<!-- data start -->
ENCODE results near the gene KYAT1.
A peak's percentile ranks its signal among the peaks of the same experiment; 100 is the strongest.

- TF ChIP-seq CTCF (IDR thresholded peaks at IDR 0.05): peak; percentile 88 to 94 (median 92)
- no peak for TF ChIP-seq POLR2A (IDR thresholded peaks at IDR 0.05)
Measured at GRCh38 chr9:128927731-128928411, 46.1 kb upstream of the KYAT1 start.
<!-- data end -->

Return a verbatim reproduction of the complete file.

ENCODE results near the gene KYAT1.
A peak's percentile ranks its signal among the peaks of the same experiment; 100 is the strongest.

- TF ChIP-seq CTCF (IDR thresholded peaks at IDR 0.05): peak; percentile 88 to 94 (median 92)
- no peak for TF ChIP-seq POLR2A (IDR thresholded peaks at IDR 0.05)
Measured at GRCh38 chr9:128927731-128928411, 46.1 kb upstream of the KYAT1 start.